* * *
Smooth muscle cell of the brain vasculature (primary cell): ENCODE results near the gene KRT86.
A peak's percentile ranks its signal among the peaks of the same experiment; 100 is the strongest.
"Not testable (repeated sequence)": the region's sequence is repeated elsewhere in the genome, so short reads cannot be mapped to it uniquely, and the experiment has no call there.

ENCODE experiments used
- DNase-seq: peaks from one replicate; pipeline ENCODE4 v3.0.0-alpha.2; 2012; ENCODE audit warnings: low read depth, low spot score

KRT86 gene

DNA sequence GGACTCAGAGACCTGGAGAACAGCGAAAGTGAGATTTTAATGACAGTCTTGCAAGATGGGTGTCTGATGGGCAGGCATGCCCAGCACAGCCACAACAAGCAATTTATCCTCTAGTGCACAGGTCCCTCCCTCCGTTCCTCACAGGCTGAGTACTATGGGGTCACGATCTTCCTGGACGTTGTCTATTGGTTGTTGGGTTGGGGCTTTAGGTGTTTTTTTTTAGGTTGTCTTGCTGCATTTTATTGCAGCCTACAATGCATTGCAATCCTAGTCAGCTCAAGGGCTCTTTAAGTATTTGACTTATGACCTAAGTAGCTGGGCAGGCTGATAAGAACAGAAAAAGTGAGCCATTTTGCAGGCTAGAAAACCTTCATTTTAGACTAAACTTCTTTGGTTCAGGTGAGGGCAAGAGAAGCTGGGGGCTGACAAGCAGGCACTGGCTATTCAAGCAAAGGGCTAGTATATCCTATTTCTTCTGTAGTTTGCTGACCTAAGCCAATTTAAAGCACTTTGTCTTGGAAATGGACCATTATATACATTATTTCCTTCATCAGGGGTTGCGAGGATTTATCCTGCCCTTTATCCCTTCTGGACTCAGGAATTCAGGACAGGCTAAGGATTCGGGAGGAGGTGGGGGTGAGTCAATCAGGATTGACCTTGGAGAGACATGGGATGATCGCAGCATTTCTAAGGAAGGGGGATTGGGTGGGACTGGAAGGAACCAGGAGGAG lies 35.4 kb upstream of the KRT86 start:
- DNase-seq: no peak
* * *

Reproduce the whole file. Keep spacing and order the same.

Smooth muscle cell of the brain vasculature (primary cell): ENCODE results near the gene KRT86.
A peak's percentile ranks its signal among the peaks of the same experiment; 100 is the strongest.
"Not testable (repeated sequence)": the region's sequence is repeated elsewhere in the genome, so short reads cannot be mapped to it uniquely, and the experiment has no call there.

ENCODE experiments used
- DNase-seq: peaks from one replicate; pipeline ENCODE4 v3.0.0-alpha.2; 2012; ENCODE audit warnings: low read depth, low spot score

KRT86 gene

DNA sequence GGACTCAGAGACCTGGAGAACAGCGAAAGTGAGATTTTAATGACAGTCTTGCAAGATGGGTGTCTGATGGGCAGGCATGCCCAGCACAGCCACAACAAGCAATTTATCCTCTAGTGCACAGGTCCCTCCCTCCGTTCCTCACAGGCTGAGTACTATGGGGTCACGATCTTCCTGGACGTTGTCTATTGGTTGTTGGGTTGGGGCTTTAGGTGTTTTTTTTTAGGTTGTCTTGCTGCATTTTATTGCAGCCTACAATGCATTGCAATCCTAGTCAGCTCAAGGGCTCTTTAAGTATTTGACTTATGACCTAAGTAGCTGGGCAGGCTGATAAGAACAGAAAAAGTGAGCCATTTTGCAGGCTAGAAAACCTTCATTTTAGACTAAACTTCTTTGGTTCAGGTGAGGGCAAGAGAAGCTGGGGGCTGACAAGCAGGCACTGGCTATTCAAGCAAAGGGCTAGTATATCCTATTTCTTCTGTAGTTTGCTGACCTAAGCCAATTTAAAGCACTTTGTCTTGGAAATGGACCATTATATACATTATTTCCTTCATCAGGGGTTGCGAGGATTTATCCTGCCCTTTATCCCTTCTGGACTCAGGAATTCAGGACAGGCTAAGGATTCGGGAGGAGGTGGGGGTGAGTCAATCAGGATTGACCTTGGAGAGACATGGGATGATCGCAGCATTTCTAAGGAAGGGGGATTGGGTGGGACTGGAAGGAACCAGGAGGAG lies 35.4 kb upstream of the KRT86 start:
- DNase-seq: no peak